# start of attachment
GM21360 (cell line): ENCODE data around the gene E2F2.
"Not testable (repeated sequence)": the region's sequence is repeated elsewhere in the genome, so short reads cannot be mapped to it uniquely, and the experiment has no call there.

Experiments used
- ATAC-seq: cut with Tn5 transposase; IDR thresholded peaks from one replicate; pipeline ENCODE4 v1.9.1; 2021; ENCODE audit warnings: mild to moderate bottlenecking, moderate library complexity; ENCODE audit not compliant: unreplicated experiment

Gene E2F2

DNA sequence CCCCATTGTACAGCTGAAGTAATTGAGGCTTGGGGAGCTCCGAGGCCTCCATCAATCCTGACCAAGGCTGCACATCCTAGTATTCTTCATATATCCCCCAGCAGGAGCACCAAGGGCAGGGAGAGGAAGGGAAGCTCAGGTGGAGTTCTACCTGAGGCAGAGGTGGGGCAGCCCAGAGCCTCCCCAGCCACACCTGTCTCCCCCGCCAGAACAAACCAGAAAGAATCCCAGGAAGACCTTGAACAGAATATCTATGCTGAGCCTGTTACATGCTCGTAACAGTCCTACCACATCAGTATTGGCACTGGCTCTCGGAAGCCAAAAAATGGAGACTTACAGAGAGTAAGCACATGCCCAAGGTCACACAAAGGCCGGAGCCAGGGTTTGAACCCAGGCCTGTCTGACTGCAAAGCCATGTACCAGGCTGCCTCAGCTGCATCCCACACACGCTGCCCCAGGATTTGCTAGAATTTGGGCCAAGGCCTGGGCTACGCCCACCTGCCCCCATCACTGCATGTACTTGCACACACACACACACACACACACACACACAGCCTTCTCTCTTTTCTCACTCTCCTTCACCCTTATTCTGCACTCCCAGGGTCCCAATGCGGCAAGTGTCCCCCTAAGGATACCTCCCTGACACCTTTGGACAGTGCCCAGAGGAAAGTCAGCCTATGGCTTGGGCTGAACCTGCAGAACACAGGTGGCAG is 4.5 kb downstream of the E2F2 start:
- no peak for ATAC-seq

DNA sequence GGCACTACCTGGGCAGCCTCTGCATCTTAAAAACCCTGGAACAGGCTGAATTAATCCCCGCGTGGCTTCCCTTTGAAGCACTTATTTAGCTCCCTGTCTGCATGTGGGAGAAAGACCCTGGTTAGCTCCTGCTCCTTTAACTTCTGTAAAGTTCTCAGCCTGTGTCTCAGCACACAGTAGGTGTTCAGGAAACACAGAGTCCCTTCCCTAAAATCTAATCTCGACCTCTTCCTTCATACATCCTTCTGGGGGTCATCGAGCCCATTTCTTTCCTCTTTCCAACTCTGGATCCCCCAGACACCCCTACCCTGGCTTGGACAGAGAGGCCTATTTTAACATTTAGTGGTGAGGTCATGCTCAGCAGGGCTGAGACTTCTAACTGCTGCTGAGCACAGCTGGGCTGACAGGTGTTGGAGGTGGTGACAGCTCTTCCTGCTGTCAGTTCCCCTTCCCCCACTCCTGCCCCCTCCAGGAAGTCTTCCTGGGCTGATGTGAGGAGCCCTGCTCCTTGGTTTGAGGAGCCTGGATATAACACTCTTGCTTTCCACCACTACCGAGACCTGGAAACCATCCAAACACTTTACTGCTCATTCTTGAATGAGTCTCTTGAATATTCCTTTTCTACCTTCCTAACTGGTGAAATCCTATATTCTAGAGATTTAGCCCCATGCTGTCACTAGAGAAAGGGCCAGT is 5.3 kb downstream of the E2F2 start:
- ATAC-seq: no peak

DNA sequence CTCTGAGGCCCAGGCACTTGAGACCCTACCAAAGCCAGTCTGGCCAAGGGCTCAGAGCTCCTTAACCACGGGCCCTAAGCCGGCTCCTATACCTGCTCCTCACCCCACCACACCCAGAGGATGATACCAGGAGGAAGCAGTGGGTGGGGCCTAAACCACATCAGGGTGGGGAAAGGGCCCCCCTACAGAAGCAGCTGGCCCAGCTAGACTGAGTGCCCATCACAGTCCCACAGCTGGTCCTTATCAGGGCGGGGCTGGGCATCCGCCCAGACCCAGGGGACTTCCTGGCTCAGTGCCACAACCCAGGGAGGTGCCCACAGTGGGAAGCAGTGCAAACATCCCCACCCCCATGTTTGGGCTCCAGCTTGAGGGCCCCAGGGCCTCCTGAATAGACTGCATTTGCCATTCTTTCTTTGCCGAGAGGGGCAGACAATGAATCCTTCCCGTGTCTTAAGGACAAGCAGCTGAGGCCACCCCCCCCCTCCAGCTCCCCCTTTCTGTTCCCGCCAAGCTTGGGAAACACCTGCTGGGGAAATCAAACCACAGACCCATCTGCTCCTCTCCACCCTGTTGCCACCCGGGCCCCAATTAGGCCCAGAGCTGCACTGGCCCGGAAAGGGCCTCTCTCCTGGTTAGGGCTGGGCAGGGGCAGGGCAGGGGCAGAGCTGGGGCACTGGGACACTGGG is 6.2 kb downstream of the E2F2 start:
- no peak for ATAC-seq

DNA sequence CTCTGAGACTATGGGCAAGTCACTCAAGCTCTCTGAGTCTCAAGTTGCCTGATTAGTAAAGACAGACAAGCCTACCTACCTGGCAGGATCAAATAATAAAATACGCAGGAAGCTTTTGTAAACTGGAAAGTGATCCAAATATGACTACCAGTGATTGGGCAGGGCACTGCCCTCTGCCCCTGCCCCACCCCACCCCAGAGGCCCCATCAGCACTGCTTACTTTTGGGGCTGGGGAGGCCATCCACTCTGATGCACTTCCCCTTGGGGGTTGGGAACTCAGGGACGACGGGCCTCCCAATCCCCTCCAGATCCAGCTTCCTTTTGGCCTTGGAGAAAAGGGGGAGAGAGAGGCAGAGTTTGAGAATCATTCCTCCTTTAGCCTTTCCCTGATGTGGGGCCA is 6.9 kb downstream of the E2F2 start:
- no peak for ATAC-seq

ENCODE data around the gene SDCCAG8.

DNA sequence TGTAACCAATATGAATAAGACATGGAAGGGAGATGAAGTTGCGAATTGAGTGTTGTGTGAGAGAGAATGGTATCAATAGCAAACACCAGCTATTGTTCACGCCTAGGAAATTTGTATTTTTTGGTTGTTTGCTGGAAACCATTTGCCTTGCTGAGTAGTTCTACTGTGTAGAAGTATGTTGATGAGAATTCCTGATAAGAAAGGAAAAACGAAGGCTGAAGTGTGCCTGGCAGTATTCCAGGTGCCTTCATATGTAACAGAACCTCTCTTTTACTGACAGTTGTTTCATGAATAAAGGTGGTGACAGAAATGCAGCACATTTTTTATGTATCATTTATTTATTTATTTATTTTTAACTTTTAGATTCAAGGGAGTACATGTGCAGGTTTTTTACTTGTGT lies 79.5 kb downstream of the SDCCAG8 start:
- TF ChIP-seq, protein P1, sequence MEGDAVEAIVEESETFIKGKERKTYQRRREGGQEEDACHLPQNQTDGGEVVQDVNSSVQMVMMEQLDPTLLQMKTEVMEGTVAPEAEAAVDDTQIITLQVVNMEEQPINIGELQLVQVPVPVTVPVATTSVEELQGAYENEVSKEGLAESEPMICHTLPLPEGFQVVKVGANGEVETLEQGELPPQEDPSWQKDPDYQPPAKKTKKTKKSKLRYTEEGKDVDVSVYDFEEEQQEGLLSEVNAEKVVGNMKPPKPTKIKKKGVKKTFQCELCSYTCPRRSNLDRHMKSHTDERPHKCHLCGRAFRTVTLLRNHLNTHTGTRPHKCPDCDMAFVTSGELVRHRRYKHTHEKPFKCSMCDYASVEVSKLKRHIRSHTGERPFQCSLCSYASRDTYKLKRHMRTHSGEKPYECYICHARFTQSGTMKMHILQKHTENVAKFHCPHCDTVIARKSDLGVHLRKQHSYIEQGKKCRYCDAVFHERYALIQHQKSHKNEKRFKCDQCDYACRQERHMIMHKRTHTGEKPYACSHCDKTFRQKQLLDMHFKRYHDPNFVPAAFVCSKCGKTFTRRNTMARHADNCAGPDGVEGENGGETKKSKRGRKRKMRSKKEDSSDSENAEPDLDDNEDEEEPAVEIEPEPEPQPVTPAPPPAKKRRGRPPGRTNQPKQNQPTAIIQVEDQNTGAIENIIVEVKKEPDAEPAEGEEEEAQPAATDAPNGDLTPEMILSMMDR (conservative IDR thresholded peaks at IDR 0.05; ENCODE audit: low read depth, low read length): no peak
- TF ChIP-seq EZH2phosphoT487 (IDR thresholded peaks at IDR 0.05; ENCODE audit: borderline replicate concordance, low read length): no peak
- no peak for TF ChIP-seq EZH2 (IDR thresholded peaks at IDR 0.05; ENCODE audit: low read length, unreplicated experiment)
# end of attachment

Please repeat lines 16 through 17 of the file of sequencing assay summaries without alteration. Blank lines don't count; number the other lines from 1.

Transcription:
- TF ChIP-seq, protein P1, sequence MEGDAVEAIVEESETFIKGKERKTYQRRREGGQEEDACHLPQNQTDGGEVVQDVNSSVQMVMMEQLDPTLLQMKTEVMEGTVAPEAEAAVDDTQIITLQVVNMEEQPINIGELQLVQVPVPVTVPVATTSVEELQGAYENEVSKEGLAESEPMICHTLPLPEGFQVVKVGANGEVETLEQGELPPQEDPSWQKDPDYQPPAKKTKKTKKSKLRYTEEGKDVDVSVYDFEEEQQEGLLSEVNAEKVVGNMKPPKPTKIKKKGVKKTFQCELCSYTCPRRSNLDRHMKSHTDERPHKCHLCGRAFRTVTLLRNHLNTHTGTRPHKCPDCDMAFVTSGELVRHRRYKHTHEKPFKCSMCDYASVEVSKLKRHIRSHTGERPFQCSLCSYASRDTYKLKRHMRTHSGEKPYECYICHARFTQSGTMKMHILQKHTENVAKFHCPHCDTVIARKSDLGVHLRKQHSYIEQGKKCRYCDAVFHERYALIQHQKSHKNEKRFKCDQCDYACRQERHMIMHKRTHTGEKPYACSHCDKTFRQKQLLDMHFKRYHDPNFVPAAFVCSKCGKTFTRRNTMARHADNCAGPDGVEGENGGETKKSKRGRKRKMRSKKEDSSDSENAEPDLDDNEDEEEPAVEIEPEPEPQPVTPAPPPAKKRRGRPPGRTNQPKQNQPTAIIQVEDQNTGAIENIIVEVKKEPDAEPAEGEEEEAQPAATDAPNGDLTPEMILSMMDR (conservative IDR thresholded peaks at IDR 0.05; ENCODE audit: low read depth, low read length): no peak
- TF ChIP-seq EZH2phosphoT487 (IDR thresholded peaks at IDR 0.05; ENCODE audit: borderline replicate concordance, low read length): no peak